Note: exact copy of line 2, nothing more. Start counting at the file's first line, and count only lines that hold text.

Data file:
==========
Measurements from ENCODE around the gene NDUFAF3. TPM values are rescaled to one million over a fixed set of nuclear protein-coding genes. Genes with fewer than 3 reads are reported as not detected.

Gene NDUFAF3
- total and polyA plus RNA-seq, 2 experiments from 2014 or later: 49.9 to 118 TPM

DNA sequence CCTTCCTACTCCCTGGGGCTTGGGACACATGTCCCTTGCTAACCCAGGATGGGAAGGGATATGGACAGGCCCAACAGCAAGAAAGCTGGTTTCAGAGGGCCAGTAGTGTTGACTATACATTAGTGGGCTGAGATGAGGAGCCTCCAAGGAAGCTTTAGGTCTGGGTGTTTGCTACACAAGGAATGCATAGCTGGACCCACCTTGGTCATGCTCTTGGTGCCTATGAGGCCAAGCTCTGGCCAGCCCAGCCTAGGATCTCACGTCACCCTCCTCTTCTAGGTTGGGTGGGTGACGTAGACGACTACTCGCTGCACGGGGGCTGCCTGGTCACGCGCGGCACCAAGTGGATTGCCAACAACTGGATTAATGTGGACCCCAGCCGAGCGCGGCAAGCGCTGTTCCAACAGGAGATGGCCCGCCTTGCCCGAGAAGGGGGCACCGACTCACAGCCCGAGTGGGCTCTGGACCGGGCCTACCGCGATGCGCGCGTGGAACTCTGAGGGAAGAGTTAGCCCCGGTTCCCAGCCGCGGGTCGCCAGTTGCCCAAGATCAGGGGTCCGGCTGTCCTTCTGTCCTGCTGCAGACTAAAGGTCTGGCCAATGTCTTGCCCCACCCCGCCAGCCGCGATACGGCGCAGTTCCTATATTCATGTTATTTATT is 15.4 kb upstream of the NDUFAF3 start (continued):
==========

Gene NDUFAF3